ToC of Chromatographic Separation: A Versatile Strategy to Prepare Discrete and Well-Defined Polymer Libraries

Chromatographic Separation: A Versatile Strategy to Prepare Discrete and Well-Defined Polymer Libraries

Elizabeth A. Murphy, Cheng Zhang, Christopher M. Bates, and Craig J. Hawker

Acc. Chem. Res. 2024

Full Article


Abstract: The preparation of discrete and well-defined polymers is an emerging strategy for emulating the remarkable precision achieved by macromolecular synthesis in nature. Although modern controlled polymerization techniques have unlocked access to a cornucopia of materials spanning a broad range of monomers, molecular weights, and architectures, the word “controlled” is not to be confused with “perfect”. Indeed, even the highest-fidelity polymerization techniques─yielding molar mass dispersities in the vicinity of Đ = 1.05─unavoidably create a considerable degree of structural and/or compositional dispersity due to the statistical nature of chain growth. Such dispersity impacts many of the properties that researchers seek to control in the design of soft materials.

The development of strategies to minimize or entirely eliminate dispersity and access molecularly precise polymers therefore remains a key contemporary challenge. While significant advances have been made in the realm of iterative synthetic methods that construct oligomers with an exact molecular weight, head-to-tail connectivity, and even stereochemistry via small-molecule organic chemistry, as the word “iterative” suggests, these techniques involve manually propagating monomers one reaction at a time, often with intervening protection and deprotection steps. As a result, these strategies are time-consuming, difficult to scale, and remain limited to lower molecular weights. The focus of this Account is on an alternative strategy that is more accessible to the general scientific community because of its simplicity, versatility, and affordability: chromatography. Researchers unfamiliar with the intricacies of synthesis may recall being exposed to chromatography in an undergraduate chemistry lab. This operationally simple, yet remarkably powerful, technique is most commonly encountered in the purification of small molecules through their selective (differential) adsorption to a column packed with a low-cost stationary phase, usually silica. Because the requisite equipment is readily available and the actual separation takes little time (on the order of 1 h), chromatography is used extensively in small-molecule chemistry throughout industry and academia alike. It is, therefore, perhaps surprising that similar types of chromatography are not more widely leveraged in the field of polymer science as well.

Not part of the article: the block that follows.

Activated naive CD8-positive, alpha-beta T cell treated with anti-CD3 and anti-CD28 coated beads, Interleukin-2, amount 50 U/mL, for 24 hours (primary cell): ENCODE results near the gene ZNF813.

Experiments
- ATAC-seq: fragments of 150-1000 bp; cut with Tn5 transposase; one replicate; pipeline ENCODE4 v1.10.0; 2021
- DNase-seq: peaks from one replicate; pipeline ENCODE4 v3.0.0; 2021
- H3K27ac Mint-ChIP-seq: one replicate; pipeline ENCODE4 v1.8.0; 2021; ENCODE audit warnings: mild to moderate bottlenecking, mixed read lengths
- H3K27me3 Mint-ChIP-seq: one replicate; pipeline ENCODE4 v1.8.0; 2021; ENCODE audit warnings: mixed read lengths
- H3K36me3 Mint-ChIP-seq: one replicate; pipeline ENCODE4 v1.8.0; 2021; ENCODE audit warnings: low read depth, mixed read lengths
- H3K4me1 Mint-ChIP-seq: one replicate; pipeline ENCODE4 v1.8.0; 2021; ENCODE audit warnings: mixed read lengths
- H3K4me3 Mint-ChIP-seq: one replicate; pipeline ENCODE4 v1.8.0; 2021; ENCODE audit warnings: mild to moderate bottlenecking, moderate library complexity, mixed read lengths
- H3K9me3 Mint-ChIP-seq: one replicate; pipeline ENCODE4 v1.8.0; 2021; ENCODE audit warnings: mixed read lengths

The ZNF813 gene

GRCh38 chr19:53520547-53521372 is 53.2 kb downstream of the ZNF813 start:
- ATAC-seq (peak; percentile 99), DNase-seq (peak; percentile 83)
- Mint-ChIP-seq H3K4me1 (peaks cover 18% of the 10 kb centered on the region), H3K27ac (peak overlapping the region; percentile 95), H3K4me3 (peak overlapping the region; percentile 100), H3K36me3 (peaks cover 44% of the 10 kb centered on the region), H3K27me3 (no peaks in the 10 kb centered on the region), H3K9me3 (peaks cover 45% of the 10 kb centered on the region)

Here, we discuss recent advances in using chromatography to control the structure and properties of polymeric materials. Emphasis is placed on the utility of an adsorption-based mechanism that separates polymers based on polarity and composition at tractable (gram) scales for materials science, in contrast to size exclusion, which is extremely common but typically analyzes very small quantities of a sample (∼1 mg) and is limited to separating by molar mass. Key concepts that are highlighted include (1) the separation of low-molecular-weight homopolymers into discrete oligomers (Đ = 1.0) with precise chain lengths and (2) the efficient fractionation of block copolymers into high-quality and widely varied libraries for accelerating materials discovery. In summary, the authors hope to convey the exciting possibilities in polymer science afforded by chromatography as a scalable, versatile, and even automated technique that unlocks new avenues of exploration into well-defined materials for a diverse assortment of researchers with different training and expertise.